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Around the World

Local News from All Over

Sweden Ranked "Greenest"
Switzerland - The Swiss-based World Conservation Union (IUCN) and the Canadian International Development Research Center's joint-report, "The Well-being of Nations," placed Sweden at the top of 180 countries graded on the basis of wealth, human services, public education, political freedom, peace, conservation and environmental quality. Sweden was followed by Finland, Norway, Iceland and Austria. Germany ranked 13th and Japan 24th. The US came in a distant 27th, behind Belize, Guyana, Uruguay, Surinam, Peru and the Dominican Republic.

The Kids Are Not All Right
Belgium - Researchers at the University of Liége believe that they have solved the mystery of "precocious puberty" that has caused immigrant girls from India and Colombia to start developing breasts at the age of eight and to begin menstruating at 10. It turns out that 75 percent of the children tested had high levels of DDE in their blood. DDE, a derivative of the insecticide DDT, mimics the effect of the sexual hormone estrogen. While DDT has been banned in the US and Europe for decades, it is still used in many developing countries - including India and Colombia.

Another Nuclear Near-Miss
UK - A nuclear disaster was narrowly avoided last September when 24 radioactive fuel rods fell from a crane and crashed onto the concrete floor of the Chapelcross nuclear reactor complex near Annan. Chapelcross, which is run by the state-owned British Nuclear Fuels, hosts four 50-MW reactors and a secret plant that produces tritium for Trident missiles. The local press reported that the accident risked "the death of workers at the plant and the release of a radioactive cloud which would have contaminated the entire region." Nuclear engineer John Large called the accident "a cock-up that was potentially very serious indeed because of the risk of a fire." The fuel rods, which were being moved to a "cooling pond" for storage, had to be bathed in liquid CO2 to keep them from overheating. Despite the danger, the mishap was not publicized. Two months earlier a "grab-release" mechanism failed during another defuelling operation. In 1999, Chappelcross racked up four pollution incidents. In May 1967, the plant suffered a partial meltdown in a reactor fire that sent a radioactive cloud over the countryside.

The Med Goes Whale-Friendly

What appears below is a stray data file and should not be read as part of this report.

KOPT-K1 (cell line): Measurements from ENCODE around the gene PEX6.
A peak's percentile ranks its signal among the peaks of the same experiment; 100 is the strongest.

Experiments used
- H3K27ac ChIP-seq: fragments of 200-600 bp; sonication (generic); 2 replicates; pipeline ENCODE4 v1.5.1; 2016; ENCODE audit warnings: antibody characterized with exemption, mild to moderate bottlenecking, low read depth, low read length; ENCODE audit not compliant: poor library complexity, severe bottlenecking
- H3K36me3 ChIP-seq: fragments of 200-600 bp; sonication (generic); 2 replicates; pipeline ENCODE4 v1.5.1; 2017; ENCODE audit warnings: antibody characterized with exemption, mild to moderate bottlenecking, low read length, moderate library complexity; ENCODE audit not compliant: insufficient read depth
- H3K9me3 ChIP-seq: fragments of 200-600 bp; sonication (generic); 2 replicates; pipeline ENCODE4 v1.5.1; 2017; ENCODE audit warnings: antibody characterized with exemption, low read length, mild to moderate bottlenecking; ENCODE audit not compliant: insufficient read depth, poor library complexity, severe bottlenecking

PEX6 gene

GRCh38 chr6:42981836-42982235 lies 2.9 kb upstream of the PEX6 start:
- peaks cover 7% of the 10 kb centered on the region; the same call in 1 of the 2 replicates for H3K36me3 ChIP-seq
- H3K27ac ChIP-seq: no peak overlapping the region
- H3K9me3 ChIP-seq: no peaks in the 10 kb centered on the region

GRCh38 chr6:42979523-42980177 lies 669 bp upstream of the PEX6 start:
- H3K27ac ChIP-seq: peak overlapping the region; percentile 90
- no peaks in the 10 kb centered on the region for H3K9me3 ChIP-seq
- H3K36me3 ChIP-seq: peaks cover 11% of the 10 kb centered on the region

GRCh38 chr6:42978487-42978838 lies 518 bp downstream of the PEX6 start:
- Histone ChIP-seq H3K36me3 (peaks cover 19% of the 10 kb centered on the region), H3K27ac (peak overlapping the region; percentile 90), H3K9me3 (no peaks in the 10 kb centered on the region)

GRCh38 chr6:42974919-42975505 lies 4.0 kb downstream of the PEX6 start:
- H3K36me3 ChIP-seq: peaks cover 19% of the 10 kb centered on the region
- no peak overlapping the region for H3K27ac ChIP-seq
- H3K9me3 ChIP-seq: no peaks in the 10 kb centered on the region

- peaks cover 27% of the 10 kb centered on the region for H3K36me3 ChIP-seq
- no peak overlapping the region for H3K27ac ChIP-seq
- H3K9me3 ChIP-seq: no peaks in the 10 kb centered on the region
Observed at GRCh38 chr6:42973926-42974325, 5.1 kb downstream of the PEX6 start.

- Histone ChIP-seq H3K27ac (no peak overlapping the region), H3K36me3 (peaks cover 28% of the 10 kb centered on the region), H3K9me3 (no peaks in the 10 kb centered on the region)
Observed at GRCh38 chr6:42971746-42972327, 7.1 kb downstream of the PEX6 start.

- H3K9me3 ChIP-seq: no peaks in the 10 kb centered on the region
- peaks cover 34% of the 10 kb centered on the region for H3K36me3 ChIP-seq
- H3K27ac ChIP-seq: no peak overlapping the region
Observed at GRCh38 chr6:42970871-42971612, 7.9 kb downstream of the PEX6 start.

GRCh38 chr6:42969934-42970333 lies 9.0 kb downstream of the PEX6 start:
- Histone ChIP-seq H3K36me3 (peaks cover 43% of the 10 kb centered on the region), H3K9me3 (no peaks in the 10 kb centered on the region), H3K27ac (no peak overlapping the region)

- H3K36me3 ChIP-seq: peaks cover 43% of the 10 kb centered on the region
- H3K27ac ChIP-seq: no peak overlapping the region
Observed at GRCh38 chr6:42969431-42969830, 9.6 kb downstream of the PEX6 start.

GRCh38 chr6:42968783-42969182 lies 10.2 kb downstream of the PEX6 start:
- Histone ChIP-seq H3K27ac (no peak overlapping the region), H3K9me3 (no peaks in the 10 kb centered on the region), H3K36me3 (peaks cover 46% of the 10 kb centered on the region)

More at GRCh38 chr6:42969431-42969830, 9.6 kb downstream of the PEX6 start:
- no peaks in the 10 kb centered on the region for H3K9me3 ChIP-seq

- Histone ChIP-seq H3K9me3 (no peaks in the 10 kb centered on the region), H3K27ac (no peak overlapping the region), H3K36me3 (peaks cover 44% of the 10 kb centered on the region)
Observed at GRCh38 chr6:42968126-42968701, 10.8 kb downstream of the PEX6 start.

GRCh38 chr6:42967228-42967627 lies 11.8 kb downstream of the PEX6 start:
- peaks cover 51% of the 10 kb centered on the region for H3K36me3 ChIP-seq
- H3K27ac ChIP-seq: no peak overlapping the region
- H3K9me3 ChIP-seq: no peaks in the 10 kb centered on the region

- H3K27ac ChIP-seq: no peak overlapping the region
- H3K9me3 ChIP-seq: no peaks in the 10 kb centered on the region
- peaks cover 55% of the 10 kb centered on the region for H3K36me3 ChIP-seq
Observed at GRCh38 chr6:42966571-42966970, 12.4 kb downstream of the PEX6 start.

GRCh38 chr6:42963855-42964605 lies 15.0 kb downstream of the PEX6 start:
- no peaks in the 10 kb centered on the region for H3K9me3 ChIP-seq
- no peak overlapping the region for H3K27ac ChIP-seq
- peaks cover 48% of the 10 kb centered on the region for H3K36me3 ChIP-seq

Italy - Italy, France and Monaco have approved the creation of an 84,000-square km (32,400-square mile) whale sanctuary in the Mediterranean - the first such treaty in the northern hemisphere to include international waters. Creation of the reserve caps a 10-year campaign by the World Wide Fund for Nature and other groups to protect the 2,000 whales and 45,000 striped dolphins that summer in the Mediterranean. Driftnet fishing will be banned from an area twice the size of Switzerland.

WTO Hoaxer Applauded
Finland - Last August, Hank Hardy Unruh took the stage at the "Textiles of the Future" conference in Tampere and railed against Mahatma Gandhi and Abe Lincoln. The 150 delegates, believing the speaker to be an official representative of the World Trade Organization, applauded as Unruh called Gandhi's "self sufficiently" movement a case of "misguided" protectionism and criticized Lincoln's opposition to slavery as "criminal interference with the trade freedom of the South." Unruh concluded that the Civil War was "just a big waste of money" since the advent of modern sweatshops had proved the historic inevitability of slavery. To the cheers of the audience, Unruh ripped off his business suit to reveal a golden leotard adorned with a three-foot-long inflatable phallus. The phallus, Unruh explained, contained a powerful electronic device that could be used "to monitor distant, impoverished workforces and to administer shocks to encourage productivity - assuring that no 'Gandhi-type situation' develop again." Andy Bichlbaum, the ringleader of the Yes Men, the group that staged the hoax, commented: "If a group of Ph.Ds cheers at such crudely crazy things just because it's the WTO saying them, what else can the WTO get away with?" [This and other anti-WTO hoaxes can be viewed on the Yes Men website: www.theyesmen.org.]

Roddick Rocks the Shop
UK - Body Shop Founder Anita Roddick once said that she would sooner "slit her wrists" than become part of corporate Britain. Body Shop stockholders must have been ready to hand Roddick a razor after she strode to the podium at the Edinburgh International Book Festival and declared "The Body Shop is now really a dysfunctional coffin." Roddick complained that her dream of "ethical capitalism" had begun to fade after the company went public. The drive to earn stockholder dividends has killed the company's spirit and blunted its celebrated "political edge." Roddick stated that she was particularly chagrined when she asked "every shop to challenge the World Trade Organization" and found, to her dismay, that "they won't do that."